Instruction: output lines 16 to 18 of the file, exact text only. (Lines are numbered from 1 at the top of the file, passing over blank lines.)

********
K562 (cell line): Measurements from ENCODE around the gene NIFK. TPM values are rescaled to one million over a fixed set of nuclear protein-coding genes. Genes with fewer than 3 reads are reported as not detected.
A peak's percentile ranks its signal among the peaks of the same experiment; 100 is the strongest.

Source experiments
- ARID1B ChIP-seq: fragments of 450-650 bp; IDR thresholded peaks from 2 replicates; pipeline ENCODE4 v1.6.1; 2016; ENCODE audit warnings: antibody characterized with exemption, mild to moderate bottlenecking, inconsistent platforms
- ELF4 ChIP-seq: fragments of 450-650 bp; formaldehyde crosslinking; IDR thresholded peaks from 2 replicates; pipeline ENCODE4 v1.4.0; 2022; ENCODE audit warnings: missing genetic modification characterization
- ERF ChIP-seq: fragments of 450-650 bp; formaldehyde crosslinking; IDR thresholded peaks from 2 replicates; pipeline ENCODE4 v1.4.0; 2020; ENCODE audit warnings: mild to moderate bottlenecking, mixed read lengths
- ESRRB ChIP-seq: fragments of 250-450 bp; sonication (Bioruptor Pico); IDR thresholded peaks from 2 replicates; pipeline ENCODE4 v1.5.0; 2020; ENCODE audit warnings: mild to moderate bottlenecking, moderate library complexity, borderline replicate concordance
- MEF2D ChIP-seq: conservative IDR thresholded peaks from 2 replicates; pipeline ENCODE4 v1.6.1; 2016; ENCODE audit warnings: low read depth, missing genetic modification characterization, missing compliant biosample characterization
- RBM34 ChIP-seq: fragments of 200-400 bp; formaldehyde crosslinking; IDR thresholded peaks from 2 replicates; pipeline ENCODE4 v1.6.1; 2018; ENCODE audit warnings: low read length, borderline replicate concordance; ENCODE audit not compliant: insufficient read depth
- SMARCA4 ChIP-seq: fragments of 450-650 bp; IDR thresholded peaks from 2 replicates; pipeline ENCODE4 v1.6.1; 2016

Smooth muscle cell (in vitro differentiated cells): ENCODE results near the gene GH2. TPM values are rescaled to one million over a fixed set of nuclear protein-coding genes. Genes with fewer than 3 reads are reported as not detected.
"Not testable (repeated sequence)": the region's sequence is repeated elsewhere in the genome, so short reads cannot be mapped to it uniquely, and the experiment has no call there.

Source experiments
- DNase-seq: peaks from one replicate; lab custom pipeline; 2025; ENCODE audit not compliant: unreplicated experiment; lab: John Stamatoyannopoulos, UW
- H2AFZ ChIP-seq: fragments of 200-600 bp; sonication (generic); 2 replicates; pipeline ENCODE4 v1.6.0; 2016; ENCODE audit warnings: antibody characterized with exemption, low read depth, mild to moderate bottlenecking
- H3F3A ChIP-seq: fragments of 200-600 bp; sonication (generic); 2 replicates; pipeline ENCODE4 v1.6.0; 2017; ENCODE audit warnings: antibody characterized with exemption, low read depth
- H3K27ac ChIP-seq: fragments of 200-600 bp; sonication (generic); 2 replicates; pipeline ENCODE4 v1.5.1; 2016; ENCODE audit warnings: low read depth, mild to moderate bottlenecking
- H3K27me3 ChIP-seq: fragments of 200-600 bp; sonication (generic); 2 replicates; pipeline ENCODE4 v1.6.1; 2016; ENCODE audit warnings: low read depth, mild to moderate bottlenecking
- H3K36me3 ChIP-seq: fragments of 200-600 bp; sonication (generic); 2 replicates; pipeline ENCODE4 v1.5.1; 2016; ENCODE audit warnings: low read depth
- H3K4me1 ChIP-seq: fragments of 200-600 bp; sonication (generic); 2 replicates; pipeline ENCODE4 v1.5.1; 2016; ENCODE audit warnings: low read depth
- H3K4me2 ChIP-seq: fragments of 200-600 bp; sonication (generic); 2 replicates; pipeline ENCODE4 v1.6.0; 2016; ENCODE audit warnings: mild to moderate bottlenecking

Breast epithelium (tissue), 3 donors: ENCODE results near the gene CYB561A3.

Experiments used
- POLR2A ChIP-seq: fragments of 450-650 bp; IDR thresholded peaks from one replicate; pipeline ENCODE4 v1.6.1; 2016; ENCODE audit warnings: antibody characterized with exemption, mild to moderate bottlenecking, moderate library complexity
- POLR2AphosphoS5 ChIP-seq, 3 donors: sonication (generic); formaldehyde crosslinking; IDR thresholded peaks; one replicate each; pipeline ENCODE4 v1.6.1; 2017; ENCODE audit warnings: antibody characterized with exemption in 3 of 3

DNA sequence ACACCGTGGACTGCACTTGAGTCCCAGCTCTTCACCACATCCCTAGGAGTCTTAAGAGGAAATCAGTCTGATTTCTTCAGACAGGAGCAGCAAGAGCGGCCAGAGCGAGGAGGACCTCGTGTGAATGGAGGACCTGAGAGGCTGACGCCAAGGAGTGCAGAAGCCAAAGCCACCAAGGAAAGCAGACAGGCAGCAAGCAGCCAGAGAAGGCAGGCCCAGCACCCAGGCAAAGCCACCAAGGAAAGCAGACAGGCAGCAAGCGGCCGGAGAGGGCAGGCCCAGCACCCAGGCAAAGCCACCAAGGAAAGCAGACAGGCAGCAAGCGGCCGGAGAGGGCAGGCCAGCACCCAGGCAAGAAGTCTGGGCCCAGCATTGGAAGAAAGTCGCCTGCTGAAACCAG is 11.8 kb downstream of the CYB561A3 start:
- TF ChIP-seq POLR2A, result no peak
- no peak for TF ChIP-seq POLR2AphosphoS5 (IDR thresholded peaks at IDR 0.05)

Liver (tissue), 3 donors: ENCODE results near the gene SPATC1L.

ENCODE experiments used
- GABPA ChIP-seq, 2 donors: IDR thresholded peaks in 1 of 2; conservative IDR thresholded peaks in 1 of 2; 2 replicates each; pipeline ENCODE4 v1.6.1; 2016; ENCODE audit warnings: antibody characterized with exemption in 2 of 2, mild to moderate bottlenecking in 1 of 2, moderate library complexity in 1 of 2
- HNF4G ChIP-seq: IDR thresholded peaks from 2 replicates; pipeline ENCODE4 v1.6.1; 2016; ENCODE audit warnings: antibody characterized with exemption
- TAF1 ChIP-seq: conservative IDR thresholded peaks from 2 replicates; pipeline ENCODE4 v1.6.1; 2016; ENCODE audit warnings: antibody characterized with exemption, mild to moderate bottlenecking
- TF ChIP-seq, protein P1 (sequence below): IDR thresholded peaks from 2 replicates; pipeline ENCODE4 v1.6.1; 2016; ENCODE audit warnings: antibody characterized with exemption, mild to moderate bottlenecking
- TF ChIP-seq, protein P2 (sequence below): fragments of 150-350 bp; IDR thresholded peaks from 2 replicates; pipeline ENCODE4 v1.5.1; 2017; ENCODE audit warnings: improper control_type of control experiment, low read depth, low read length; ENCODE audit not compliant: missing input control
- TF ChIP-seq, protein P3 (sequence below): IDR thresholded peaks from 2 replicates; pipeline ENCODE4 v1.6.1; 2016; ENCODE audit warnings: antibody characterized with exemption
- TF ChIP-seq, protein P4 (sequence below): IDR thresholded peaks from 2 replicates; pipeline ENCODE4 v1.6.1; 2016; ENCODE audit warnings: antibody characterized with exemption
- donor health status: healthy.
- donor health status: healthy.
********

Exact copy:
- H3F3A ChIP-seq: fragments of 200-600 bp; sonication (generic); 2 replicates; pipeline ENCODE4 v1.6.0; 2017; ENCODE audit warnings: antibody characterized with exemption, low read depth
- H3K27ac ChIP-seq: fragments of 200-600 bp; sonication (generic); 2 replicates; pipeline ENCODE4 v1.5.1; 2016; ENCODE audit warnings: low read depth, mild to moderate bottlenecking
- H3K27me3 ChIP-seq: fragments of 200-600 bp; sonication (generic); 2 replicates; pipeline ENCODE4 v1.6.1; 2016; ENCODE audit warnings: low read depth, mild to moderate bottlenecking